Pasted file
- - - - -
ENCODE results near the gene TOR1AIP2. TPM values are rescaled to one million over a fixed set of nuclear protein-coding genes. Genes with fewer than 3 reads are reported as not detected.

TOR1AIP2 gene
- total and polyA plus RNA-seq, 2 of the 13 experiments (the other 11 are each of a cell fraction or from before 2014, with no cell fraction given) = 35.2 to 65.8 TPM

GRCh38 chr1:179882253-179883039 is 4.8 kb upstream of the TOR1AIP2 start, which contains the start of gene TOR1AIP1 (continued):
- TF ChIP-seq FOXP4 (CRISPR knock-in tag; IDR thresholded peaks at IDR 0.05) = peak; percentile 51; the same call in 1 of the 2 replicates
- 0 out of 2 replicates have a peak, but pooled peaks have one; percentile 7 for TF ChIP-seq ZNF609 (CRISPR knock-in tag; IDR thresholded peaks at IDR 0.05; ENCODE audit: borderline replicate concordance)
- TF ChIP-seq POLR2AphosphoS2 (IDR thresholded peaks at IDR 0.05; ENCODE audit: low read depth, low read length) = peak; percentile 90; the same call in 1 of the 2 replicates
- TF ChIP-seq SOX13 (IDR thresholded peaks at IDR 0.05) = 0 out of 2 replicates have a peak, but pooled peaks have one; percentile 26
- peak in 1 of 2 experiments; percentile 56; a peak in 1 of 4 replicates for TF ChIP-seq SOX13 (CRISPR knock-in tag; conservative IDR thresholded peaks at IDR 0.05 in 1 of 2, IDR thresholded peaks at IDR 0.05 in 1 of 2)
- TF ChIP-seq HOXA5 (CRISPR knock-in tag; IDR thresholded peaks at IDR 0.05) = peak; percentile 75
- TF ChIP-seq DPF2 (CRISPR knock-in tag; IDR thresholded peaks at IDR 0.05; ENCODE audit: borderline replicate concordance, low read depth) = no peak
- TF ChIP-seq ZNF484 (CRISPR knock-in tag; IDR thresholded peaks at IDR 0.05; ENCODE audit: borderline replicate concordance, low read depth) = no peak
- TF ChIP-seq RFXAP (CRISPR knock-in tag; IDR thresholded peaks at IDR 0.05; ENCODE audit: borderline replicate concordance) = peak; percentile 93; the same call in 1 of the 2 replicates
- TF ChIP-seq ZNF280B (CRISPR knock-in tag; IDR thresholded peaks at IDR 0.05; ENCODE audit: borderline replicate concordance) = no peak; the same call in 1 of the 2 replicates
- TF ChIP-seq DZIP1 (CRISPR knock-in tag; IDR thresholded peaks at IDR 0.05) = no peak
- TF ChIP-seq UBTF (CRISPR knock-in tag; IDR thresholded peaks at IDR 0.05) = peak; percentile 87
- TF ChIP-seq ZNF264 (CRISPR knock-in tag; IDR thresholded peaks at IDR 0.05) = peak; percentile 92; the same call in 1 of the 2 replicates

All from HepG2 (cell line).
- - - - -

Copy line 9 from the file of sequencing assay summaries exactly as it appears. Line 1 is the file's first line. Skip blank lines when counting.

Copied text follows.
- peak in 1 of 2 experiments; percentile 56; a peak in 1 of 4 replicates for TF ChIP-seq SOX13 (CRISPR knock-in tag; conservative IDR thresholded peaks at IDR 0.05 in 1 of 2, IDR thresholded peaks at IDR 0.05 in 1 of 2)